E-books are a great way for emerging authors to make their first splash, because e-book publishers don’t reject you. You also don’t need an agent to publish an e-book, so whatever you make is yours and yours alone (once the e-book retailer gets its split, of course.) Amazon.com, Apple iBooks and Barnes and Noble’s Nook are examples of e-book retailers.
Amazon.com’s e-book model is to give the author a whopping 70% of the sales, provided that the price of the e-book is $2.99 or higher. If the price of the book is less than $2.99, the royalty is 35%. Nook and the iBook store are similarly priced.
These companies should be distinguished from e-book service providers such as Lulu, which pays an 80/20 split. Service providers make publishing your e-book easier and quicker, with intuitive interfaces and step-by-step instruction. However, when publishing with Lulu and having Lulu “distribute” your work on Amazon or Apple or any other e-book retailer, (as opposed to just selling it on the Lulu site), the retailers’ commission will be subtracted before Lulu takes its cut. This means you’ll have the opportunity to sell more books, but your payout per book will be reduced.
There are several other e-book sellers and service providers, and more lining up to join the fray, but the common traits they all offer are a high royalty rate and a minimum selling price (Lulu’s is $1.24.)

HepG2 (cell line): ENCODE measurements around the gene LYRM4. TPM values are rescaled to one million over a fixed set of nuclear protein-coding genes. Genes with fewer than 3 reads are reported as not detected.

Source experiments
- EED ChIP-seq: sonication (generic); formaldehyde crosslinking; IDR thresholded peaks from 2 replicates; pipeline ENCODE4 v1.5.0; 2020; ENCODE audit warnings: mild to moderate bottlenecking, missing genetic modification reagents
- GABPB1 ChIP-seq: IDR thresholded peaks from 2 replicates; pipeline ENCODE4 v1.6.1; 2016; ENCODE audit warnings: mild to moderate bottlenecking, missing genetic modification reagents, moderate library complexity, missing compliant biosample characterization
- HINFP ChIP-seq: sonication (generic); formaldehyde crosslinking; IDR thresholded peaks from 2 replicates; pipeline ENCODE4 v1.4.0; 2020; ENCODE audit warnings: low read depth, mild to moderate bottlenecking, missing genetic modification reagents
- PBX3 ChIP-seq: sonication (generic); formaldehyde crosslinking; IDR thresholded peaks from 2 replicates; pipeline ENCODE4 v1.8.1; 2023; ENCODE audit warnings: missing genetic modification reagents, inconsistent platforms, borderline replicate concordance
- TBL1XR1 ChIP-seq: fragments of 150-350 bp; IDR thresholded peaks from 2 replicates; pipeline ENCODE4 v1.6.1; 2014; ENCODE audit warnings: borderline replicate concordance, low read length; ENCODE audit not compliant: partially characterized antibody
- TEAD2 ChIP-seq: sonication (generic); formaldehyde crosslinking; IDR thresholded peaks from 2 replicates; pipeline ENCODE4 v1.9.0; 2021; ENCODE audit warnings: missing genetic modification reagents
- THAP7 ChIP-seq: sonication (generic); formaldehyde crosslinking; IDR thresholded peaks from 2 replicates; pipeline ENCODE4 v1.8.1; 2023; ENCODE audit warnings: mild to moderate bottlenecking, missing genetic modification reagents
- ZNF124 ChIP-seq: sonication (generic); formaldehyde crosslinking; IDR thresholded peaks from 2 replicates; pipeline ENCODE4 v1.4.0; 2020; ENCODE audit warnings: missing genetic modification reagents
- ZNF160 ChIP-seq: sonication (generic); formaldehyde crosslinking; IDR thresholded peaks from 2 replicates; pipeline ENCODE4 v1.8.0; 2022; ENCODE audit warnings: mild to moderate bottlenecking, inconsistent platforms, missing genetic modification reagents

Why are e-book royalties so high compared to traditional publishing? There are a couple of reasons why e-book royalties are so much higher than traditional publications. For one thing, the e-book publisher incurs virtually no costs. There’s no printing, marketing, distribution, editing etc. They’re simply providing a marketplace for authors to exhibit and sell their work. In addition, as an author, you set the price, and you want to set it so that you sell, sell, sell. It’s a quantity game in the e-book world.
Another reason e-books pay higher royalties for self publishing authors than if you go through a traditional publisher is because there is competition in the marketplace. More and more e-publishers and e-book retailers are trying to attract authors. Their business model depends on having a lot of content to offer to people like the business traveler with a Kindle or an iPad who’s about to board the 16-hour flight to Tokyo, the soccer mom who wants her kids to do more with their tablet computers than play video games, and that voracious reader who can’t wait for an elevator without cracking open a book.
Traditional publishers no longer have the industry in a hammerlock. Creativity has never been so valued, opportunity has never been more available, and that’s good for all of us.
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